VoiceCon: Nortel Adds Mobility To Unified Communications Mix
Networking vendor says a richer interplay of desktop phones, PCs, and mobile handsets will improve efficiency and decision making.
New communications server software from Nortel lets enterprises extend VoIP and unified communications features to cell phones and smartphones, improving decision making and productivity, the vendor said Monday at the VoiceCon tradeshow in Orlando, Fla.
Nortel's mobile unified communications solutions are embedded in Communication Server 1000 IP PBX 5.5, available in April, and the new Mobile Communication 3100 2.0, a fixed-mobile convergence system for enterprises that's available now. The vendor also unveiled IP Softphone 2050 3.0 for laptop PCs and a new high-capacity SIP DECT system for outside the United States.
Businesspeople use about six different communication devices and almost as many applications on those devices, but that's not helping people connect any more easily, Nortel said. By adding mobility to the unified communications mix, workers can eliminate wasted time and the frustration of managing multiple phone numbers and voice-mail boxes, the company said.
Now, mobile workers get access to the same voice calling features as the corporate network, like dialing by extension, conferencing, and call transferring. Nortel has also added single phone number and voice mail across multiple devices (desk phone, PC, and mobile). As with instant messaging, a presence indicator lets colleagues know an individual's availability and online status. A handoff key allows users to transfer calls from their mobile to their desktop phones.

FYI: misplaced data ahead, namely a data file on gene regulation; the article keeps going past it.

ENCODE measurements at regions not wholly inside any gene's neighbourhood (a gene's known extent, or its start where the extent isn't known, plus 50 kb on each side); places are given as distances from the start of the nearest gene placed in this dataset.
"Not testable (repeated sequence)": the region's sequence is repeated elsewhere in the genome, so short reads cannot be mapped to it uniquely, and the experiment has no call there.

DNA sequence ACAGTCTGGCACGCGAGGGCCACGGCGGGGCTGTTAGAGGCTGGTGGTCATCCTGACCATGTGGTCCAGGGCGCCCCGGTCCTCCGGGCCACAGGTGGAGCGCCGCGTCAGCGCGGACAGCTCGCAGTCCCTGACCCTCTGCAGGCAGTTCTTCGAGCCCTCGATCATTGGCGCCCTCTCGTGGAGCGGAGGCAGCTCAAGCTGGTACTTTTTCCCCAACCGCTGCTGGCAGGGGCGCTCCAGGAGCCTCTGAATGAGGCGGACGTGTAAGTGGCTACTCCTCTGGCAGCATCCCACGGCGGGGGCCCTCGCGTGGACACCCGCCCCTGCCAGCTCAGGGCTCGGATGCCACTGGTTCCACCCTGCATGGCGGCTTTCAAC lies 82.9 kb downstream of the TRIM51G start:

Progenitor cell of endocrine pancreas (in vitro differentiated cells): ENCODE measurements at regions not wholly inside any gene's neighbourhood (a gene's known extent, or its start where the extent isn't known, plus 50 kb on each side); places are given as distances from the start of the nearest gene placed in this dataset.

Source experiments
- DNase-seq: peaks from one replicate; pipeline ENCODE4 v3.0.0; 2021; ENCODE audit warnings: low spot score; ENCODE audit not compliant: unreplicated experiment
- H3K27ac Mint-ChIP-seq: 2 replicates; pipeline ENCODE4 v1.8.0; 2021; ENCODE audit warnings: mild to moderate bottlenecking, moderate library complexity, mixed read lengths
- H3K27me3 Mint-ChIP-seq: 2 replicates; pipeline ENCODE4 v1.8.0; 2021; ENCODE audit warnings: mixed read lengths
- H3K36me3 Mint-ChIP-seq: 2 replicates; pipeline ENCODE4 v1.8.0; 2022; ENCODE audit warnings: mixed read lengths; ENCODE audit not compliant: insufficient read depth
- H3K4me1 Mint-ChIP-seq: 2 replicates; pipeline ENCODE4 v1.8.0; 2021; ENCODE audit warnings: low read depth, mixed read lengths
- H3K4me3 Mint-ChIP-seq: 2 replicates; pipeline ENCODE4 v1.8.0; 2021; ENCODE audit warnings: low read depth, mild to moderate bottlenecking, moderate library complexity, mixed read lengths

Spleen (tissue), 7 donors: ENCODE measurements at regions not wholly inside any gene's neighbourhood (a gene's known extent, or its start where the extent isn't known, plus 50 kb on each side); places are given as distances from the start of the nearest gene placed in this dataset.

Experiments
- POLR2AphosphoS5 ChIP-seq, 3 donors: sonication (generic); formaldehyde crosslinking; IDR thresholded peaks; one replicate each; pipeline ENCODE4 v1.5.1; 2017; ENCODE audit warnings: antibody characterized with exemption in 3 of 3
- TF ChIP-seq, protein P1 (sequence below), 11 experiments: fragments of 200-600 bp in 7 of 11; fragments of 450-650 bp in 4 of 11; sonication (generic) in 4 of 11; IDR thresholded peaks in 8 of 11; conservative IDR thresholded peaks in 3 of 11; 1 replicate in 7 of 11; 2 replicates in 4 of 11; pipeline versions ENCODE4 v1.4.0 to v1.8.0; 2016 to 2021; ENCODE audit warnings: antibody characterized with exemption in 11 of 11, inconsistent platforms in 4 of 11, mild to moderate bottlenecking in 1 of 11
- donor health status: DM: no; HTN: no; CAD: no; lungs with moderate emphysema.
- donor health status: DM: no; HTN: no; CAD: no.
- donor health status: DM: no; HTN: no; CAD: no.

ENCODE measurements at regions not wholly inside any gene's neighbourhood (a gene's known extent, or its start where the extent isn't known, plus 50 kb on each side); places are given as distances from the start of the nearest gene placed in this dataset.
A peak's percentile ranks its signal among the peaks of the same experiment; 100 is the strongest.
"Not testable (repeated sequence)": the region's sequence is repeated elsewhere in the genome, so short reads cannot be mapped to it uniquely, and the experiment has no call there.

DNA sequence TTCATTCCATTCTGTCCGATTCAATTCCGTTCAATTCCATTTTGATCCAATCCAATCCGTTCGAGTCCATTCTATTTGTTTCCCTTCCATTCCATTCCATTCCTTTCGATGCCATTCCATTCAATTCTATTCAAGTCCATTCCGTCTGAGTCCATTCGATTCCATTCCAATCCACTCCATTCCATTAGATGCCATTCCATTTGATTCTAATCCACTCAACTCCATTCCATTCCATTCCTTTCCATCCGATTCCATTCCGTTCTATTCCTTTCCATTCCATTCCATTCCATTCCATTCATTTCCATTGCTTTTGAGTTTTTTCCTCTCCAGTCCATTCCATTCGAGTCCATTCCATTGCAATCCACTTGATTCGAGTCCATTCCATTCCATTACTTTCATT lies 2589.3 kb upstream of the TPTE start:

Unified communications can help reduce mobile communications costs by up to 30% through more efficient handling of mobile calls using corporate dial plans, the vendor said.
Call completion rates increase anywhere from 30% to 50% with mobility and unified messaging, said Brent Kelly, senior analyst and partner at Wainhouse Research. "Companies can also trade savings from mobile phone charges for an increased spend in Wi-Fi networks, dual-mode phones, customer-based equipment, or licenses to support a mobile unified communications deployment," he added.
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